It’s been a few months since I last interviewed salespeople. My resounding memory was of the low calibre of New York technology sellers. How they command such high pay remains a damning insight into many a tech firm today. Too many managers are so desperate to fill a cubicle they mistakenly take anything. Too many a rep stays in situ, never hitting quota, with each year a new excuse allowing them somehow to cling on to their seat.
During those sessions, one grey-haired chap went an entire interview without asking me a single question. He did manage to tell me how wonderful he was, mind. And he claimed to be on $100k basic. Incredible. Another candidate, at the opposite end of his career, handled every single ‘objection’ I gave with the same answer, “I’m telling you I can do it, just give me the chance to prove it”. Baffling.
Every now and then some bright PR spark manages to capture coverage uncovering ideal interview questions. The Telegraph just shared the latest such list, for these 25 toughest interview questions.
The one that seemed to garner the headlines, about how you fit a giraffe in a fridge, is pretty rubbish (and it’s supposed answer, even worse). I’m all in favour of abstract queries that get the answerer to unwittingly reveal exactly how they think, but this (and ones like who’d win and why in a fight between lion and tiger, and duck/horse poser) are all a bit too undergrad milkround for me.
I also remember the biggest hero one being vogue after an American Republican tv debate. The first four candidates gave heartfelt responses (one even said Churchill, bless him), the last one’s turn to answer was George Dubya Bush. He simply replied, ‘Jesus’. And look where that got us.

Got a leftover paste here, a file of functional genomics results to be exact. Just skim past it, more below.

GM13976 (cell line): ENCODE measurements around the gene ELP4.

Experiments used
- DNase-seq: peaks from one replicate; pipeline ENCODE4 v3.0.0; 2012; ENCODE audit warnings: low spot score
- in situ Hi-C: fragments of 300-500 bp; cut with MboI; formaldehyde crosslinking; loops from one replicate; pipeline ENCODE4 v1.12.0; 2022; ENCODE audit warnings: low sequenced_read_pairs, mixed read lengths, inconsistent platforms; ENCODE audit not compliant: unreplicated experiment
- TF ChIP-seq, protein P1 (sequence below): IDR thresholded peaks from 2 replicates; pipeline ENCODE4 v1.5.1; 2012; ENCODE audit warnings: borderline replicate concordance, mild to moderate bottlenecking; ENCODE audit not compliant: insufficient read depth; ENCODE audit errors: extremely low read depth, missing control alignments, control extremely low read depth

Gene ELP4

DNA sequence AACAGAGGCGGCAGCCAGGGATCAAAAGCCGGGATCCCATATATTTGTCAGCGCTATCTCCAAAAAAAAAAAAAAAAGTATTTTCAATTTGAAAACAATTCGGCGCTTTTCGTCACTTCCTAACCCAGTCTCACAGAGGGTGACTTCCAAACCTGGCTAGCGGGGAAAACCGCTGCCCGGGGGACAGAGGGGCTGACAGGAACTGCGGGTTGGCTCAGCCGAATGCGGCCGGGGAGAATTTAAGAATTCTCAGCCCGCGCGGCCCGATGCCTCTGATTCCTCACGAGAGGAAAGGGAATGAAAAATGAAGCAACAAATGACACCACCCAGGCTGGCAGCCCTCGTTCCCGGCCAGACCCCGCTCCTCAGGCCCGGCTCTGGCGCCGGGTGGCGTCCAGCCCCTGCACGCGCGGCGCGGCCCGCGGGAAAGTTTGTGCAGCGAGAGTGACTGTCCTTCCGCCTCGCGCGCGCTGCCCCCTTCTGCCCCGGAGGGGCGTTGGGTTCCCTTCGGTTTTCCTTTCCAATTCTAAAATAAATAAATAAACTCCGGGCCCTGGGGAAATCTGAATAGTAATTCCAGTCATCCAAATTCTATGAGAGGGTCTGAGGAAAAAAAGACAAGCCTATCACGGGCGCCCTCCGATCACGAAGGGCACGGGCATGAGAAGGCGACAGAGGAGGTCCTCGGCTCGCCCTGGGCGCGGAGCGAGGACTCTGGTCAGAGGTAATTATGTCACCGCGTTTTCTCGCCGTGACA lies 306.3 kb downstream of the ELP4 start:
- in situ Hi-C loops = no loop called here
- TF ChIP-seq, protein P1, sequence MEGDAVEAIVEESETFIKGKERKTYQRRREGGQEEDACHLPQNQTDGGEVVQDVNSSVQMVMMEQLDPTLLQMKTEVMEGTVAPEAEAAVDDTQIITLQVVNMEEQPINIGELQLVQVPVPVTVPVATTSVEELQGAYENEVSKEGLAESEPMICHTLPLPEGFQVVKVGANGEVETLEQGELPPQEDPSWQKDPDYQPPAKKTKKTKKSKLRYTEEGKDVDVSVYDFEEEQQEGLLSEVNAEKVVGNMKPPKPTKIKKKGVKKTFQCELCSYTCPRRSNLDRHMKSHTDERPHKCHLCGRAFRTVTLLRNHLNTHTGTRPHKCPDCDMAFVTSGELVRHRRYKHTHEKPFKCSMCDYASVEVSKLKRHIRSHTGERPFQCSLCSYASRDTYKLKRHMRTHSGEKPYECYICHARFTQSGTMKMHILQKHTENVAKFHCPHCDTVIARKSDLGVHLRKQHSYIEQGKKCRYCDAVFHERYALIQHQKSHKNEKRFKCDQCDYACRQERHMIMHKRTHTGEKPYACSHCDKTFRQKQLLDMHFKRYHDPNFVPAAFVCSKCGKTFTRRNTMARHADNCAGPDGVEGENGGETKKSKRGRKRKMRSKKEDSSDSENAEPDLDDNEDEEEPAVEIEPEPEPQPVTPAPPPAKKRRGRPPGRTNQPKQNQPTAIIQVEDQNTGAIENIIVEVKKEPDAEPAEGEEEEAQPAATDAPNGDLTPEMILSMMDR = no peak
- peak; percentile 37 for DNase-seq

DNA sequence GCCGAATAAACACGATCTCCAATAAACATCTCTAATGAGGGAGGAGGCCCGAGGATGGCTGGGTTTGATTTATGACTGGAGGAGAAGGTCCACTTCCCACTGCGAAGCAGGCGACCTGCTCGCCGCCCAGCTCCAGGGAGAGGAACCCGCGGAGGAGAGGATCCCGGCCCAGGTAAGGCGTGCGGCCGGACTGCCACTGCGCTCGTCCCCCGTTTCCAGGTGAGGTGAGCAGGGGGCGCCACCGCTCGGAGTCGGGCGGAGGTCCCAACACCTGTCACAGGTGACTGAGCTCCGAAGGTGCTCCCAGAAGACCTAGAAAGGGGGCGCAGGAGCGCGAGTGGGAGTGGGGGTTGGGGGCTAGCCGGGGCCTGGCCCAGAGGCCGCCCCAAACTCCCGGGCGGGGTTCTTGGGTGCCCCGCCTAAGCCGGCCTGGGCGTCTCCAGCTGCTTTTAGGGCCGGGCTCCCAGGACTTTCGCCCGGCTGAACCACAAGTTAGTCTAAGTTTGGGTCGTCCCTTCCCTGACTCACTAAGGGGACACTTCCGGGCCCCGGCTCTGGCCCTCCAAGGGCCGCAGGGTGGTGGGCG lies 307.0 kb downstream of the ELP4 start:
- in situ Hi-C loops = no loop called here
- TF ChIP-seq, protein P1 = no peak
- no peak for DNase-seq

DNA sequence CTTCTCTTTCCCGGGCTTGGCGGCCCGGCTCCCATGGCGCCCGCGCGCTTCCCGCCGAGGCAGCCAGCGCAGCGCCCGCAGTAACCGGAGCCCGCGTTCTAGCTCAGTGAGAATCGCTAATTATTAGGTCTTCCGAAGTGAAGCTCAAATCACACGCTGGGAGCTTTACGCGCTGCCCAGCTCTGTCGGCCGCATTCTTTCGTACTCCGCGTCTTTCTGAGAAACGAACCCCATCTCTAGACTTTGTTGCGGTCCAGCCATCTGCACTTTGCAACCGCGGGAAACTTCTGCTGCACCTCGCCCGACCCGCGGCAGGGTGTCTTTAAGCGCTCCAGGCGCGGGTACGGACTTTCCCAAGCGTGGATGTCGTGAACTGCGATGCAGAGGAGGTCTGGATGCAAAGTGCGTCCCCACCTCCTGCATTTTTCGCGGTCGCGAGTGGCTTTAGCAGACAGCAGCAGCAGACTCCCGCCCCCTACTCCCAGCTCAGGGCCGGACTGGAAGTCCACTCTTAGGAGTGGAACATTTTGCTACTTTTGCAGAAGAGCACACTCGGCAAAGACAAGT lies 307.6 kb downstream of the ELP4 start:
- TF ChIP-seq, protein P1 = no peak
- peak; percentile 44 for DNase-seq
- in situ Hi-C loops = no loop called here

Yet there are a few of good steers in this list when it comes to selling assessment.
The first on their list I don’t like (what’d you do with a won million quid). But it did remind me of my days selling to business owners back in the 90s. We used to giggle at asking them what they spend their increased revenue (released by our wonderful wares naturally) on. Yet I can see a glimmer of relevance in the Sales interview. What would you spend your 110% of target commission on? It could reveal how much they can visualise, or are motivated by it. There are caveats of course, as my old thang about winners tend to be way more motivated by accomplishment over cash reminds me. Still, a useful chat could follow about previous commissions too.
The second, about which function is most useful in Excel, could easily be adapted to uncover true feelings towards sales reporting. Just ask around the crm brand they presently use.
The sixth, about overall divisional strategy, could also ably apply to any business section to understand the depth of strategic versus tactical blinkers or vision that exists.
And the final choice I also like a lot. Where a retailer may examine a quality perception between homeware and clothing, many a b2b outfit could demarcate along any two of their offerings. Whether they’re complementary or discrete. This’ll surely get to the nub of how much they really know (and care) about what they’re hoping to sell.
Of course, as with all these kinds of questions, some are also great to be asked by the interviewee to. Anything that creates a genuine conversation, especially one where the job-filler does most of the talking, is to be eagerly pursued.